Fiddling as the World Burns: How Climate Change Urgently Requires a Paradigm Shift in the Permitting of Renewable Energy Projects
University of Maine - School of Law
September 17, 2012
42 Environmental Law Journal 1101 (December 2012)
This article is among the first to integrate current climate change science, particularly ongoing impacts and predicted impacts, with a detailed roadmap for substantial reform of our environmental processes for reviewing proposed renewable energy projects. Most existing articles either focus only on climate science or on minor modifications to the regulatory system. Using offshore wind power as a case study, this article demonstrates how, in an increasingly carbon-constrained world, our existing environmental laws and regulatory process no longer achieve their underlying goals of long-term ecosystem conservation. To the contrary, that process is supporting a system with increasing greenhouse gas emissions that is annually costing trillions of dollars. We have little time left to create a practical path to achieving an eighty percent reduction in greenhouse gases by 2050 — with failure resulting in average global temperatures rising more than the internationally-agreed ceiling of 2⁰ C. After examining the obstacles confronting a potential developer of offshore wind, this article clearly lays out why and how the existing regulatory process should be quickly reformed so that offshore wind and other clean renewable energy sources can help escape the escalating consequences of our carbon-intensive economic system.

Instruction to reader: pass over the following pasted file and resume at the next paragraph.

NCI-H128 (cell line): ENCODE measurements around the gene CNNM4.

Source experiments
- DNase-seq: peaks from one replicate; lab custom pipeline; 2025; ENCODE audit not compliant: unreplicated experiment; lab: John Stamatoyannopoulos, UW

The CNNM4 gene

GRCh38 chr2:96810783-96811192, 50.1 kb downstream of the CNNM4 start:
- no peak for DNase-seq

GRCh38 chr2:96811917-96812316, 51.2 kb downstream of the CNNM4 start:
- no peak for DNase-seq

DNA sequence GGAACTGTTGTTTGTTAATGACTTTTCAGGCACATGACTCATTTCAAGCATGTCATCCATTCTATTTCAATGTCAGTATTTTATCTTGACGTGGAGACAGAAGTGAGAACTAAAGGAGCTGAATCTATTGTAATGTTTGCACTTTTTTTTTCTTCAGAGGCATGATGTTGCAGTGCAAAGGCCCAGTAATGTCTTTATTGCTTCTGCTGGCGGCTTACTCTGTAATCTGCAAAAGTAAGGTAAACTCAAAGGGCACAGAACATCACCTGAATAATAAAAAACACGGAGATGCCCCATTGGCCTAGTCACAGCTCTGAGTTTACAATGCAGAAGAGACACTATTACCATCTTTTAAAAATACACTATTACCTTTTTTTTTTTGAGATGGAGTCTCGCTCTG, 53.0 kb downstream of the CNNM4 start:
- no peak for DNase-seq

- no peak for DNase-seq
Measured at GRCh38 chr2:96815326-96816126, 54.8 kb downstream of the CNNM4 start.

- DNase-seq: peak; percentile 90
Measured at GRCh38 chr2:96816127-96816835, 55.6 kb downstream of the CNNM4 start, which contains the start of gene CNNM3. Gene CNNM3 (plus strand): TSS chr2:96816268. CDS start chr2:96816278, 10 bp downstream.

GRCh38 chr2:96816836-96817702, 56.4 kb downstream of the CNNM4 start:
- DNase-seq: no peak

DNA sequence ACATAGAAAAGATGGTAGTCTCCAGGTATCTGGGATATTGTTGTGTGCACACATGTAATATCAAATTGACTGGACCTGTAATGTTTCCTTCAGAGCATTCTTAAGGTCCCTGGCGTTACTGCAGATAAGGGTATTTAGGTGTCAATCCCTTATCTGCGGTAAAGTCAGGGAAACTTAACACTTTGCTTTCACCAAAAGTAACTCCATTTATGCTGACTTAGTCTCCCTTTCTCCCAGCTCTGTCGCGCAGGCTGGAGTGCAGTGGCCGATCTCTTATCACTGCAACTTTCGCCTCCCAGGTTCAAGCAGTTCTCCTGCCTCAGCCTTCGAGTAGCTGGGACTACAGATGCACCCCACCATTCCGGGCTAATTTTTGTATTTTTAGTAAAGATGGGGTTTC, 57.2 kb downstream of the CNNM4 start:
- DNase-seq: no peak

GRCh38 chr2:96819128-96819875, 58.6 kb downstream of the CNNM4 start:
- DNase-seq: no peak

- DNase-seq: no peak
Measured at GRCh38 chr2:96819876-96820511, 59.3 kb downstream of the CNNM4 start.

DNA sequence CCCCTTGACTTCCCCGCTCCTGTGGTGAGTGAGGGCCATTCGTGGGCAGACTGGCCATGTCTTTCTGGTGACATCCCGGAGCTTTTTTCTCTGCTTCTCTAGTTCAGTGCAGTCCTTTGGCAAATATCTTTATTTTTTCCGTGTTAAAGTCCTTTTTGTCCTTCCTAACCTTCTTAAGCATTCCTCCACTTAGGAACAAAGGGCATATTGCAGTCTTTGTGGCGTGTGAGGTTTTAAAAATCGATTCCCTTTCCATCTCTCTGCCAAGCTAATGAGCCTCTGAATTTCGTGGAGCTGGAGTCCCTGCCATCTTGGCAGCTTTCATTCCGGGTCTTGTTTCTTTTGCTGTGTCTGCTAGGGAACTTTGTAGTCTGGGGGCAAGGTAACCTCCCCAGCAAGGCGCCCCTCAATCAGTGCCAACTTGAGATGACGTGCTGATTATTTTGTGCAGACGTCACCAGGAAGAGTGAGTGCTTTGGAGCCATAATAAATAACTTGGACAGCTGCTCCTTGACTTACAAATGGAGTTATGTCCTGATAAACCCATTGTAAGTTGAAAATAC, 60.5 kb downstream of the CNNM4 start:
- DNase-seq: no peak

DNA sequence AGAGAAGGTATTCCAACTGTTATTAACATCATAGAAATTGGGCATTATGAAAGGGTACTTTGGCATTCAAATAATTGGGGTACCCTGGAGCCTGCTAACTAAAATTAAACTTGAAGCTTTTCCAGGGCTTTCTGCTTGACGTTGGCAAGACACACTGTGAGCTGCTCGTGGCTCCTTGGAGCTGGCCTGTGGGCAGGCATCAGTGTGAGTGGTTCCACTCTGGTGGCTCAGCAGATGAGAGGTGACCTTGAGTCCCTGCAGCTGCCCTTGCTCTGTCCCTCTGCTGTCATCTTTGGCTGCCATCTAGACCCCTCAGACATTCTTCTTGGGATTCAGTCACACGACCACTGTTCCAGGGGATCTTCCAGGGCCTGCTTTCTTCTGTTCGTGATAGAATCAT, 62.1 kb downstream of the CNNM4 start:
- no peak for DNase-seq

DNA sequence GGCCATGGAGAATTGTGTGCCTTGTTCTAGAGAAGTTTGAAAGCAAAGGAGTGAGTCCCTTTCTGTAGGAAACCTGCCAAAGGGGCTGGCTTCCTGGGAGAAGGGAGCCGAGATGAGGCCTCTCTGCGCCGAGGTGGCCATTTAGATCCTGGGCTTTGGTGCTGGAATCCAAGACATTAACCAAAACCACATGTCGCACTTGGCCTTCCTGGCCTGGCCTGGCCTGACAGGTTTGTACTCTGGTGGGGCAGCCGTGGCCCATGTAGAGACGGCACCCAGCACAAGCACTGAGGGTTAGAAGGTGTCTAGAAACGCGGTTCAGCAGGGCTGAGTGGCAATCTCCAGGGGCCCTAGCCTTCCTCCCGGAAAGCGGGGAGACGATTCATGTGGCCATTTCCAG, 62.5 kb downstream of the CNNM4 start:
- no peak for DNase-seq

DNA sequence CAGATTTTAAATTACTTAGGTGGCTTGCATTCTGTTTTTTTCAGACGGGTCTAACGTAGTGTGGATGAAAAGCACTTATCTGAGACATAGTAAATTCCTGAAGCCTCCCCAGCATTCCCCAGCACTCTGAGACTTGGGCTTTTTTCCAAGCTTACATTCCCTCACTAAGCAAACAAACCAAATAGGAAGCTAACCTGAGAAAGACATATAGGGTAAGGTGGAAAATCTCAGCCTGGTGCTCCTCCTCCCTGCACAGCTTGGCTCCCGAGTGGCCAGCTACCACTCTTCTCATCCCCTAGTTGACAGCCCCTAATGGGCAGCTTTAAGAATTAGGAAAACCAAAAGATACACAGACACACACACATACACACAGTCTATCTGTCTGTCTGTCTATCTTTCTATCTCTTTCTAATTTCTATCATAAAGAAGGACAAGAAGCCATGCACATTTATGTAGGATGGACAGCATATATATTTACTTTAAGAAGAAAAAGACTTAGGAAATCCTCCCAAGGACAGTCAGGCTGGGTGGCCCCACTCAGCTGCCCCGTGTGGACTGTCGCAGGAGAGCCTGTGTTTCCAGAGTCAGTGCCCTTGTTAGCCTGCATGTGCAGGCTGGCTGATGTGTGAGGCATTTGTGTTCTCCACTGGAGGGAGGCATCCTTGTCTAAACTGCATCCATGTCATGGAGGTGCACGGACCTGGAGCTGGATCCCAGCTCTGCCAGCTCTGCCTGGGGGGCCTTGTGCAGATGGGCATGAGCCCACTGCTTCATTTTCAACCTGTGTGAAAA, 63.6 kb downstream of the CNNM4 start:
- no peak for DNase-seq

Number of Pages in PDF File: 56
Keywords: climate change, offshore windpower, renewable energy, BOEM, greenhouse gas emissions, permitting, National Environmental Policy Act, Endangered Species Act, Migratory Bird Treaty Act, Coastal Zone Management Act, Bureau of Ocean Energy Management, climate change justice, drought, sea level rise
JEL Classification: K32, K40, K41, L51, L98, N50, N70, O13, O14, O31, O32, O33, O38, Q20, Q28, Q40, Q42, Q48, R38, R52Accepted Paper Series
Date posted: September 18, 2012 ; Last revised: November 7, 2014
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